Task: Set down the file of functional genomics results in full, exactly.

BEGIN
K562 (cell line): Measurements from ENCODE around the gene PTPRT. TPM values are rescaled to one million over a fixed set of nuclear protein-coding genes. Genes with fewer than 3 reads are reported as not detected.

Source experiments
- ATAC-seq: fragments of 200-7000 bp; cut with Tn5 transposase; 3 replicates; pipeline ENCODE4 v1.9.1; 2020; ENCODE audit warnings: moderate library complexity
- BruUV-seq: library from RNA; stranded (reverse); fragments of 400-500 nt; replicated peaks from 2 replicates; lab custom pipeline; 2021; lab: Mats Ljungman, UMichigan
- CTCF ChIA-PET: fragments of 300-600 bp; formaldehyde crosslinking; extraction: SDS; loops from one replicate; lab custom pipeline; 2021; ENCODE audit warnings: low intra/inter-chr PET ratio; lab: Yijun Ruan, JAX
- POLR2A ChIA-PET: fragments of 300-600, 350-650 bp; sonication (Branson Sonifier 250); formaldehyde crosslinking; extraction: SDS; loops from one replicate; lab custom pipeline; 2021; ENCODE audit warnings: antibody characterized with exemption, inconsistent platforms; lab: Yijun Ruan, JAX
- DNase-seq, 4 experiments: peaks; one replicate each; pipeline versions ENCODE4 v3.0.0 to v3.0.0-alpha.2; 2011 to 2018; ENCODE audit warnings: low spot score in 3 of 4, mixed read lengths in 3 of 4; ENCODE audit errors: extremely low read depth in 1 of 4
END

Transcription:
K562 (cell line): Measurements from ENCODE around the gene PTPRT. TPM values are rescaled to one million over a fixed set of nuclear protein-coding genes. Genes with fewer than 3 reads are reported as not detected.

Source experiments
- ATAC-seq: fragments of 200-7000 bp; cut with Tn5 transposase; 3 replicates; pipeline ENCODE4 v1.9.1; 2020; ENCODE audit warnings: moderate library complexity
- BruUV-seq: library from RNA; stranded (reverse); fragments of 400-500 nt; replicated peaks from 2 replicates; lab custom pipeline; 2021; lab: Mats Ljungman, UMichigan
- CTCF ChIA-PET: fragments of 300-600 bp; formaldehyde crosslinking; extraction: SDS; loops from one replicate; lab custom pipeline; 2021; ENCODE audit warnings: low intra/inter-chr PET ratio; lab: Yijun Ruan, JAX
- POLR2A ChIA-PET: fragments of 300-600, 350-650 bp; sonication (Branson Sonifier 250); formaldehyde crosslinking; extraction: SDS; loops from one replicate; lab custom pipeline; 2021; ENCODE audit warnings: antibody characterized with exemption, inconsistent platforms; lab: Yijun Ruan, JAX
- DNase-seq, 4 experiments: peaks; one replicate each; pipeline versions ENCODE4 v3.0.0 to v3.0.0-alpha.2; 2011 to 2018; ENCODE audit warnings: low spot score in 3 of 4, mixed read lengths in 3 of 4; ENCODE audit errors: extremely low read depth in 1 of 4